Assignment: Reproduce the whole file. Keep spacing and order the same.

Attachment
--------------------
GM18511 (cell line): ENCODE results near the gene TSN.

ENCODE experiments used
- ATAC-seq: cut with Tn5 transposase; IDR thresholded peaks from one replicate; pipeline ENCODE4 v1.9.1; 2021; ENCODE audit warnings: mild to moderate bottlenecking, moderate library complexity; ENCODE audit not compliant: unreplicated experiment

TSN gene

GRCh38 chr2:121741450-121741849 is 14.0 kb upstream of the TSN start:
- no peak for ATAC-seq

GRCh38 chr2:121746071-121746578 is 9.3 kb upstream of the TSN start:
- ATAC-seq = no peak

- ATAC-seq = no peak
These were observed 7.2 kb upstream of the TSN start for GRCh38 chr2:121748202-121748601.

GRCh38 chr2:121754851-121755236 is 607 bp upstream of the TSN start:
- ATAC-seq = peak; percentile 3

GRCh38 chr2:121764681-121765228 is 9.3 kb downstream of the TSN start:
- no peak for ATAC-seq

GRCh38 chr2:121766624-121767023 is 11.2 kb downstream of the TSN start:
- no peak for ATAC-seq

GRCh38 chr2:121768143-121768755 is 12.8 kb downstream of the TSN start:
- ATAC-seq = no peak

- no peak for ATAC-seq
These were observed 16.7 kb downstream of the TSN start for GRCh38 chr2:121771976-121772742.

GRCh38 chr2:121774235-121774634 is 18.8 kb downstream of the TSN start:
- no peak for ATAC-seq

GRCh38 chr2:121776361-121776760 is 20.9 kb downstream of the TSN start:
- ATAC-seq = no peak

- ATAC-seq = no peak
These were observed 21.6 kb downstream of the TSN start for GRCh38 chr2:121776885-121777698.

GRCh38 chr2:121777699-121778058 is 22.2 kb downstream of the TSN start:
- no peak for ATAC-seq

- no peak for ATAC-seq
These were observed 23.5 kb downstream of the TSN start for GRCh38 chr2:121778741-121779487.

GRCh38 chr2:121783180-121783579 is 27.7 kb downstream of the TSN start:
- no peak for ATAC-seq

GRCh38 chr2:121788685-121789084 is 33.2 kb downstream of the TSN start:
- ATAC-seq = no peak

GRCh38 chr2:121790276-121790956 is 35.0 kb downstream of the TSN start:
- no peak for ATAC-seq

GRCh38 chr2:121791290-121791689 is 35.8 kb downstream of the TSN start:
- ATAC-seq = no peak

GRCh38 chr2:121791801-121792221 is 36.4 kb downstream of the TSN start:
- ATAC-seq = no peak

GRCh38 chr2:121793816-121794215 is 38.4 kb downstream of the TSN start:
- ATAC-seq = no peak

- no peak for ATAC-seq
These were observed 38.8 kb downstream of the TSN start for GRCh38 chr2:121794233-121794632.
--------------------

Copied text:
GM18511 (cell line): ENCODE results near the gene TSN.

ENCODE experiments used
- ATAC-seq: cut with Tn5 transposase; IDR thresholded peaks from one replicate; pipeline ENCODE4 v1.9.1; 2021; ENCODE audit warnings: mild to moderate bottlenecking, moderate library complexity; ENCODE audit not compliant: unreplicated experiment

TSN gene

GRCh38 chr2:121741450-121741849 is 14.0 kb upstream of the TSN start:
- no peak for ATAC-seq

GRCh38 chr2:121746071-121746578 is 9.3 kb upstream of the TSN start:
- ATAC-seq = no peak

- ATAC-seq = no peak
These were observed 7.2 kb upstream of the TSN start for GRCh38 chr2:121748202-121748601.

GRCh38 chr2:121754851-121755236 is 607 bp upstream of the TSN start:
- ATAC-seq = peak; percentile 3

GRCh38 chr2:121764681-121765228 is 9.3 kb downstream of the TSN start:
- no peak for ATAC-seq

GRCh38 chr2:121766624-121767023 is 11.2 kb downstream of the TSN start:
- no peak for ATAC-seq

GRCh38 chr2:121768143-121768755 is 12.8 kb downstream of the TSN start:
- ATAC-seq = no peak

- no peak for ATAC-seq
These were observed 16.7 kb downstream of the TSN start for GRCh38 chr2:121771976-121772742.

GRCh38 chr2:121774235-121774634 is 18.8 kb downstream of the TSN start:
- no peak for ATAC-seq

GRCh38 chr2:121776361-121776760 is 20.9 kb downstream of the TSN start:
- ATAC-seq = no peak

- ATAC-seq = no peak
These were observed 21.6 kb downstream of the TSN start for GRCh38 chr2:121776885-121777698.

GRCh38 chr2:121777699-121778058 is 22.2 kb downstream of the TSN start:
- no peak for ATAC-seq

- no peak for ATAC-seq
These were observed 23.5 kb downstream of the TSN start for GRCh38 chr2:121778741-121779487.

GRCh38 chr2:121783180-121783579 is 27.7 kb downstream of the TSN start:
- no peak for ATAC-seq

GRCh38 chr2:121788685-121789084 is 33.2 kb downstream of the TSN start:
- ATAC-seq = no peak

GRCh38 chr2:121790276-121790956 is 35.0 kb downstream of the TSN start:
- no peak for ATAC-seq

GRCh38 chr2:121791290-121791689 is 35.8 kb downstream of the TSN start:
- ATAC-seq = no peak

GRCh38 chr2:121791801-121792221 is 36.4 kb downstream of the TSN start:
- ATAC-seq = no peak

GRCh38 chr2:121793816-121794215 is 38.4 kb downstream of the TSN start:
- ATAC-seq = no peak

- no peak for ATAC-seq
These were observed 38.8 kb downstream of the TSN start for GRCh38 chr2:121794233-121794632.